For black, brown, and Native people, being outside and in public often means being regarded with suspicion. It means being ignored and marginalized in regard to public benefits and goods while also being subject to undue surveillance and monitoring. If we are being watched vigilantly for our perceived misdeeds and crimes, why aren’t we also being surveilled for our suffering and disproportionate impact of COVID-19? Black, brown, and Native people are carrying this pandemic on their backs, in their hearts — and to their graves. Their history, and their stories, are ours.

This is an opportunity to listen. Even when it hurts.

For LGBTQ people, we’ve been here before. A devastating epidemic without cure nor vaccine. We died alone. We died because someone said, “They brought it on themselves.” We died because of governmental mismanagement and ignorance of the disease. We died because no one else thought it would happen to them. The dread of epidemics is measured not only by the fear of contagion, but also by the assumed worth of its chosen victims.

This is an opportunity to listen. Even when it hurts.

For people with disabilities, including mental illness, this is an especially precarious time. Whether we are already living with a ventilator or with major depression, we feel the weight and potential threat to our wellbeing. If you are worried about your next paycheck or the solvency of your business, even on a good day, what would that feel like if you layered on top of that a potential loss of health care benefits, another point of stress in an already-stressful existence where even good days can be complicated by potent moments of vulnerability and self-doubt, and the practical considerations of knowing that one little virus might mean fatal pneumonia — or suicide? More than 60 million Americans live with a disability, hidden or not. For some of us, disability means that our lungs and bodies are fragile. For others of us, disability means that our brains and neurosystems are fragile. Either way, we feel the impact of COVID-19 differently and acutely. In the lottery for ventilators and compassionate care, we feel like we are at the back of the line.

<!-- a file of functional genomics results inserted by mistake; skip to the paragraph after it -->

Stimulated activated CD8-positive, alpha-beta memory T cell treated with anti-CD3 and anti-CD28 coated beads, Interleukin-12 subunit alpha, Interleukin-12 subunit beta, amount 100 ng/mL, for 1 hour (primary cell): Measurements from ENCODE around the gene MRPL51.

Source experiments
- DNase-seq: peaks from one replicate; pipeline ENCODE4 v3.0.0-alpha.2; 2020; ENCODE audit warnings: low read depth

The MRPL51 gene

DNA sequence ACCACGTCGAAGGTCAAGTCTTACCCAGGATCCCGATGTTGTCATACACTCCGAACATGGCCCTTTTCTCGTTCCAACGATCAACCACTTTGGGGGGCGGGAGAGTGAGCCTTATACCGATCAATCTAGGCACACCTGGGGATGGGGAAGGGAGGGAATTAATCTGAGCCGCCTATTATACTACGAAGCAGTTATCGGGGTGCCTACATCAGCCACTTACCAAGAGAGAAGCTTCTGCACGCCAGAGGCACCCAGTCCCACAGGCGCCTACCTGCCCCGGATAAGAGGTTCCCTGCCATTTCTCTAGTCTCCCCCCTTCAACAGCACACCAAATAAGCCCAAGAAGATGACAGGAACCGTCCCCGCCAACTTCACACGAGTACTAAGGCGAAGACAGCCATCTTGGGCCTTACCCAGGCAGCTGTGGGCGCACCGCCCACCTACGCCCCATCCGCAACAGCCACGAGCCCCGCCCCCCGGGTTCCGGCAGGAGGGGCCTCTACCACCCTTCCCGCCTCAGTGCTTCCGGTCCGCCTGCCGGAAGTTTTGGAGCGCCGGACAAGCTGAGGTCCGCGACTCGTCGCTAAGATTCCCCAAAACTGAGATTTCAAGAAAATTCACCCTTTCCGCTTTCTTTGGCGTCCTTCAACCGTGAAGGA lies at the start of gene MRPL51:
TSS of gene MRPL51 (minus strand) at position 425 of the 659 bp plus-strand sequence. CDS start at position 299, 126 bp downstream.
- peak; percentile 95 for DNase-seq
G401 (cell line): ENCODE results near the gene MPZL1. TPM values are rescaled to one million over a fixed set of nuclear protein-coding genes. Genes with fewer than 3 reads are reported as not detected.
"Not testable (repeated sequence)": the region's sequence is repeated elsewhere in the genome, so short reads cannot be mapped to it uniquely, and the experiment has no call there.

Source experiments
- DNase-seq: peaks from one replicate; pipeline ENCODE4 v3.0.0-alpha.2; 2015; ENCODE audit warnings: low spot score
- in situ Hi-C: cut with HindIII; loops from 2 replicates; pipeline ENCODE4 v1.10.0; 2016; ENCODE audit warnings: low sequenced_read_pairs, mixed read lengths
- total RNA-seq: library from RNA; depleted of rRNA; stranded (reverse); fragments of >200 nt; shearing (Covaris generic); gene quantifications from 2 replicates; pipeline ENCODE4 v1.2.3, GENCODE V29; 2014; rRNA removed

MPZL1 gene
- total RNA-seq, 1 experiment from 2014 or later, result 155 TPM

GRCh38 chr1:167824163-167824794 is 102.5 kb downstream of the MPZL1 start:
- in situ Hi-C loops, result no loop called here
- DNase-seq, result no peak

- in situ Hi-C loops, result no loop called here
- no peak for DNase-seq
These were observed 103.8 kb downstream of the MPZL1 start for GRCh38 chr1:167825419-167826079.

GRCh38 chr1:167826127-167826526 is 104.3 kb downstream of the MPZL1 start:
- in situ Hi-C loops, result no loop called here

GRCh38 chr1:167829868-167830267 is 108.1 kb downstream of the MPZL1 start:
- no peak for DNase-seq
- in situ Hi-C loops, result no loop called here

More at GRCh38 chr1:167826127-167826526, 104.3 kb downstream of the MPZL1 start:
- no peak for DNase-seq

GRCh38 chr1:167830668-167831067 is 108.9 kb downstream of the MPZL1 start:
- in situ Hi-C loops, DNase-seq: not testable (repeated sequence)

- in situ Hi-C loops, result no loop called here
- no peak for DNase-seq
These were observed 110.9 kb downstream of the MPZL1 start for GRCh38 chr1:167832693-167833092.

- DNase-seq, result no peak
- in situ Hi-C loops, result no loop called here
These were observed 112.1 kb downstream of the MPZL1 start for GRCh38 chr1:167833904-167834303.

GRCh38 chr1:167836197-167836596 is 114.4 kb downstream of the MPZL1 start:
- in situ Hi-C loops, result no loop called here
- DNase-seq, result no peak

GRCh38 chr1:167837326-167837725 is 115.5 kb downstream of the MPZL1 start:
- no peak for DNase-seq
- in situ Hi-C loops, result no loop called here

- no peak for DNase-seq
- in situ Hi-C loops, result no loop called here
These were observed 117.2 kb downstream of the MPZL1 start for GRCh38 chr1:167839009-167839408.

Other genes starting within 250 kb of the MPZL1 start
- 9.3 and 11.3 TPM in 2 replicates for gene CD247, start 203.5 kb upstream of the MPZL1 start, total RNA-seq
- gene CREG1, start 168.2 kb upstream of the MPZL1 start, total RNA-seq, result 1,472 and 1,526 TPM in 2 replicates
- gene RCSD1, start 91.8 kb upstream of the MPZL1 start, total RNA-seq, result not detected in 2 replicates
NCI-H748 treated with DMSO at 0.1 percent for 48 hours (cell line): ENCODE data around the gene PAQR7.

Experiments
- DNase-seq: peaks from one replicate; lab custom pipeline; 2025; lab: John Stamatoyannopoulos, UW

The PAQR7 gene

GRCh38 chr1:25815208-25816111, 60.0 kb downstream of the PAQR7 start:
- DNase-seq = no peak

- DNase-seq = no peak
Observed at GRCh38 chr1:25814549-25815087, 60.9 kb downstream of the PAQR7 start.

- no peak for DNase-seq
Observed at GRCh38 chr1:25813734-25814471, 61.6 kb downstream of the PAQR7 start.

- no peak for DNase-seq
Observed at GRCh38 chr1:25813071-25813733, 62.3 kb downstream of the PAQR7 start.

This is an opportunity to listen. Even when it hurts.

Immigrants and undocumented people are also bearing a disproportionate burden of the coronavirus pandemic. The Trump administration has temporarily banned even legal immigration, ostensibly because immigrants present a threat of both infection and to “American jobs.” Immigrants and undocumented people are ineligible for the federal assistance for people whose livelihoods have been affected by COVID-19. In our zeal to contain the “invisible enemy”, we’ve locked down our borders — geopolitical and emotional — to block out, sequester, and exclude other enemies that have nothing to do with our current plight. Should we test people who are coming here from elsewhere? Yes. Should we test everyone to see where we are in terms of containment of the virus? Yes. Let’s consider whether our lockdown of the border is a pragmatic solution to the pandemic, or if it is symbolic of our lockdown on our ability to care about someone else.

This is an opportunity to listen. Even when it hurts.

Listening is a choice, a gift, a competency, and an intention. We do it because it is a way for us to connect to another person. Stories emerge through the listening. Truth becomes animated and alive in the listening. We listen with our ears. We listen with our bodies. We listen with our spirits. We listen through our ancestors. When we listen — truly listen — we let another know, “I am here. I am with you. I may not be able to fix it, but I am beside you.”

Sometimes, it is painful to listen. Right now, it’s very painful to listen. We are stretched. We are stressed. We are hunkered down. Sometimes, we don’t know if we can bear what another person has to tell us because we are trying hard just to care for ourselves. I’d offer that this is precisely the moment when we can barely stand what another has to tell us that we have found what it means to listen, authentically and selflessly.

This is our time. To listen. With our whole beings.

It’s the moment when we are telling the truth — the heaviness, the pain, the despair, the dream, the hope, the fear, the passion, the longing for beauty, even if it isn’t for a “new normal”— that we are bearing witness to all that is offered to us. This is our time to tell, and to listen. Even when it hurts.